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The Ins and Outs of Rental Rates

According to FortuneBuilders, most regions of the U.S. are a “Landlord’s Market.” Demand for rentals is on the rise, and therefore a property owner has the pick of the litter when it comes to potential tenants. These tenants are also tending to stay in their rentals longer, meaning consistent income for you as the property owner and less money going toward turn-over.  However, to take advantage of this market, you must be able to set rental rates that will attract quality renters as well as meet your financial needs. There are several factors to consider when setting your rental rate; most of them require you to have extensive knowledge of the area where you’re renting. This information is available to the single landlord but gaining the best information and utilizing it to maximize your investment takes time and experience.

A woman in a suit holding keys in her fingers and a dollar sign in her hand, Market Analysis

What does the rental market look like in your area?

This question encompasses all the things you would want to consider when conducting a market analysis. A market analysis should answer questions such as:

  • How many rental homes exist in your market? Is your area saturated with available apartments for rent or are you going to be the only game in town? This availability can bode well or poorly for you as too many or too few options available to potential tenants can drive down the rates you’re able to charge.
  • How many Single-Family Rentals (SFR) vs. Multi-Family (MF) rentals homes are there? Answering this question not only gives you the lay of the land for what potential tenants expect in your area but also can help shape what kind of experience you can bring to the table as a new landlord in the area. With SFRs it is often the renter’s responsibility to clear snow and maintain the grounds. If there are more SFRs or few rentals in the area this expectation may be more acceptable to a potential tenant.
  • How many of those rental homes are vacant vs. occupied? This question is probably the most important to answer and should be determined before settling on purchasing a property at all. If rentals in your area stay vacant for months at a time, you’ll feel the financial burden and turn your investment into a money pit.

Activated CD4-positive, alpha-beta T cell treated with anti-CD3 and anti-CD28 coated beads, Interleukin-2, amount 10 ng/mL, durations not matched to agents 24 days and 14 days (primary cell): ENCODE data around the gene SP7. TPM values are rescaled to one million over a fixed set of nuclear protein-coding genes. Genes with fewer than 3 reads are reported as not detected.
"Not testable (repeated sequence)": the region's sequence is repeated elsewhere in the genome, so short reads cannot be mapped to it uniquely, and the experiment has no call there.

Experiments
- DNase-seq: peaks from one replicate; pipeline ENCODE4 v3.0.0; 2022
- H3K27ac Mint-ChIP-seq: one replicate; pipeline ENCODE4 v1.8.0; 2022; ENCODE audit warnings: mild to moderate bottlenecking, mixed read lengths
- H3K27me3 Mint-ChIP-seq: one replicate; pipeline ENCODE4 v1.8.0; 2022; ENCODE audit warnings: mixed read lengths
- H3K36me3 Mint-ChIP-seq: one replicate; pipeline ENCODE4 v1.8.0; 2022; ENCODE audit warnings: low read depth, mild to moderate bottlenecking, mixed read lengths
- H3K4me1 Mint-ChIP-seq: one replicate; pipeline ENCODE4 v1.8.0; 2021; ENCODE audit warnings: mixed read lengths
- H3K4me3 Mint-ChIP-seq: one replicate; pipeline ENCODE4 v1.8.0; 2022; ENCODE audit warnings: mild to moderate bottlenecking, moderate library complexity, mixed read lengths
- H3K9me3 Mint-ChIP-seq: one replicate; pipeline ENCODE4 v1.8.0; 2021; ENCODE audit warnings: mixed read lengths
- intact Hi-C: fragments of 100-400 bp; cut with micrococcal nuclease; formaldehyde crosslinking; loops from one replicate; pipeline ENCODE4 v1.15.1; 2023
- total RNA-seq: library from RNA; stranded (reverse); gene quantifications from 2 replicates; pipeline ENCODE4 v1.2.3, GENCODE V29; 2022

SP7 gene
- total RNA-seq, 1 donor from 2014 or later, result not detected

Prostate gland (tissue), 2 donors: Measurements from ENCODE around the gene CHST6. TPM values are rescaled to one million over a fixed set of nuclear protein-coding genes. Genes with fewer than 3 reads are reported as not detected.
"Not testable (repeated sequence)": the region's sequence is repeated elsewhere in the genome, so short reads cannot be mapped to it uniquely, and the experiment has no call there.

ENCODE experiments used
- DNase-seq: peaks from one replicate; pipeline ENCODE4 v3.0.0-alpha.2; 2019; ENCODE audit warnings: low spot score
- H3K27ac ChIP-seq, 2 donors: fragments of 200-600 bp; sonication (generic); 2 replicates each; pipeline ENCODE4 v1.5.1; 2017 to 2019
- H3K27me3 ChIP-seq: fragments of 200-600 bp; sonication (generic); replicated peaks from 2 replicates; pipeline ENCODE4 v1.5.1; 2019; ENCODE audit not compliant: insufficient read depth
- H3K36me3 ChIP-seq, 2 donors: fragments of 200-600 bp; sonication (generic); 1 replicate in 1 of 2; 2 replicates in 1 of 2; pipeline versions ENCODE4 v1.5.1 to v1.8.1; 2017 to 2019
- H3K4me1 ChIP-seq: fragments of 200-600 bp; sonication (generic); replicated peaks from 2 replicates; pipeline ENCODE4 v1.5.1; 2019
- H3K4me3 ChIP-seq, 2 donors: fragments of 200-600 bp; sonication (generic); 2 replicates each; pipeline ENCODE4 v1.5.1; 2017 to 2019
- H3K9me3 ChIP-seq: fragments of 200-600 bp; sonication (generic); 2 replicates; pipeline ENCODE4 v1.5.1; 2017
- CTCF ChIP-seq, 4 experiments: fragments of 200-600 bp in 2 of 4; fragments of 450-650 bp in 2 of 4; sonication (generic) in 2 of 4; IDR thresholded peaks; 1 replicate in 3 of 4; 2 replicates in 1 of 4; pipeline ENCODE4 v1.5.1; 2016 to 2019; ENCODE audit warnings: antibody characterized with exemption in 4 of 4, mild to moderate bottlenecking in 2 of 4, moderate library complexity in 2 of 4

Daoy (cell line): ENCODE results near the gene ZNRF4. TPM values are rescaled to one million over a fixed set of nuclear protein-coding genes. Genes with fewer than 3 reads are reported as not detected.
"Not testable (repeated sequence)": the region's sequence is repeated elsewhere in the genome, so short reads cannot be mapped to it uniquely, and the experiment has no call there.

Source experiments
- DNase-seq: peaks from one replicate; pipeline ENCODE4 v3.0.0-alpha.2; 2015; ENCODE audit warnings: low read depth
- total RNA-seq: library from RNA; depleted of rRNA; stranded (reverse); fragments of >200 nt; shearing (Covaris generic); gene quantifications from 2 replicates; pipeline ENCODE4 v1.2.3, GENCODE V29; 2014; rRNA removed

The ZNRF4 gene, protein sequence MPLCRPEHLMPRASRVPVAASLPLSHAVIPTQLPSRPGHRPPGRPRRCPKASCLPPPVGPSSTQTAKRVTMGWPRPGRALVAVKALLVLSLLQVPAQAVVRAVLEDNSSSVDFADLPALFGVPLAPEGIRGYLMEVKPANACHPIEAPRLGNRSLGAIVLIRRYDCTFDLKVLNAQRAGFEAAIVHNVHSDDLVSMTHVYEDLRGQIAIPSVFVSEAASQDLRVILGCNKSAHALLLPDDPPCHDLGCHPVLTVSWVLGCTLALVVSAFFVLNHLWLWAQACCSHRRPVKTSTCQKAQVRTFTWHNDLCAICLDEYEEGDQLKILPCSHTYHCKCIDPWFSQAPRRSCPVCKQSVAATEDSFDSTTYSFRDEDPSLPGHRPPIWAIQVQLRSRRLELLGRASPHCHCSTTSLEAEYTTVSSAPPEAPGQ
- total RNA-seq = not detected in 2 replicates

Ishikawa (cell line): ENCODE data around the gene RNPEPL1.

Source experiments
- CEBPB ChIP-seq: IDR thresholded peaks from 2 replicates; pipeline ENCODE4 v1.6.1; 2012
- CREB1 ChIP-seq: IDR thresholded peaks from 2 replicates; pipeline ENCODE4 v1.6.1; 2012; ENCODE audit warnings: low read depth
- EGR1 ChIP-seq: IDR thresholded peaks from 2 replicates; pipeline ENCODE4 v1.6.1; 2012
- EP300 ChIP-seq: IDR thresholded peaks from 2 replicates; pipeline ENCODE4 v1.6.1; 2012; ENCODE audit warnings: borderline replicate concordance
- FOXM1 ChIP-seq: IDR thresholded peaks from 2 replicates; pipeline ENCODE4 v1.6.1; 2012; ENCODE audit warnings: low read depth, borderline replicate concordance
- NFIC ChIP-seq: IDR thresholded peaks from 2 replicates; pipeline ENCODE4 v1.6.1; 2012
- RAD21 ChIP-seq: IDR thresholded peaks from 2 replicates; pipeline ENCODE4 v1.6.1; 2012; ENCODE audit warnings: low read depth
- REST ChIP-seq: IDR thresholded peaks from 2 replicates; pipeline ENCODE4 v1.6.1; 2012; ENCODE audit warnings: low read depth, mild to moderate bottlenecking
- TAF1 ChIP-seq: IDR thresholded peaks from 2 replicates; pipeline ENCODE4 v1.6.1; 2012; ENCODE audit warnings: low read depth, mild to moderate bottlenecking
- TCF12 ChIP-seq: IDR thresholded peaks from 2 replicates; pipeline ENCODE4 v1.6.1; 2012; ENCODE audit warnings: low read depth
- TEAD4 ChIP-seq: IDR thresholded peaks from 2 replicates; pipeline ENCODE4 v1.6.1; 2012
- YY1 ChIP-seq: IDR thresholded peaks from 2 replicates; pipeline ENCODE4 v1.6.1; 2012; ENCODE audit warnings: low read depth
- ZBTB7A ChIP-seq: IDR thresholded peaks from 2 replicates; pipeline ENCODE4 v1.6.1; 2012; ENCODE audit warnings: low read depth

To answer these questions as a single landlord, you can consult websites such as Trulia or Zillow which will give you statistics, or do a simple search for your area, such as “rental market analysis San Antonio.” The latter will bring you both statistics and a written breakdown of what these things mean to you. However, some of the information out there may be out-of-date and will also require you to piece multiple perspectives together to gain a whole picture that’s usable to you.

Breaking Down the Market by the Money

Digging deeper into the market analysis involves getting information about the average square footage of rentals in your area, what the cost is by each square foot, fees that are charged, and comparing the ratio of rent to the price of the home.Calculator and model of a house on a rental application

  • What is the average rent amount per square foot in your market? You can find a general breakdown of the importance of the price per square foot here. But, if that doesn’t give you a good idea, think of it this way: at the grocery store, they give you the price of a gallon of milk as well as the cents per ounce.
    Yes, you’ll look at the pretty packaging and considering the reputation of the brand, but if all things are equal, then it comes down to getting the most bang for your buck. A knowledgeable tenant will be looking for this in comparison to other spaces in the area. As a landlord are you staying within the average cost per square foot? This, of course, varies from location to location, so finding comparable rentals (called “comps” in the biz) in your neighborhood is key, not just a national average.
  • What is the average application fee in your market? Charging fees are all about staying within averages as well. You’ll want to do your best to cover the cost of running background checks and other necessities of tenant screening but including all of your expenses may sky-rocket the cost of your fee and renters won’t be willing to pay it. This coverage in expenditures versus local averages applies to the total of rent you’re charging as well. If you hope to cover the monthly mortgage, but this puts your property well about the average, then renters won’t pay that either.
  • What is the average number of days on the market in your area for rentals? Each day your house is on the market is money out of your pocket. Again, this is something you should be looking into before purchasing your investment property. But knowing what the average turn-around can also help you determine what kind of cost you want to try and make up when a renter does sign a lease. If the average turn-around is only a week then maybe it doesn’t need to be considered in setting the rent, but more than that can add up quickly.

If you’re feeling overwhelmed, considering all these questions merely pertain to calculating the rent you should charge, you should hire a property manager. With a trusted property management team like Real Property Management Campanas, you won’t have to worry about piecing together an in-depth market analysis on your own: our staff is trained to be experts in the community. Once you’ve found your ideal property, we can calculate just the right rate, turning your property into a successful investment. Contact us today for a free property analysis today and see how we can help you achieve your investment goals!

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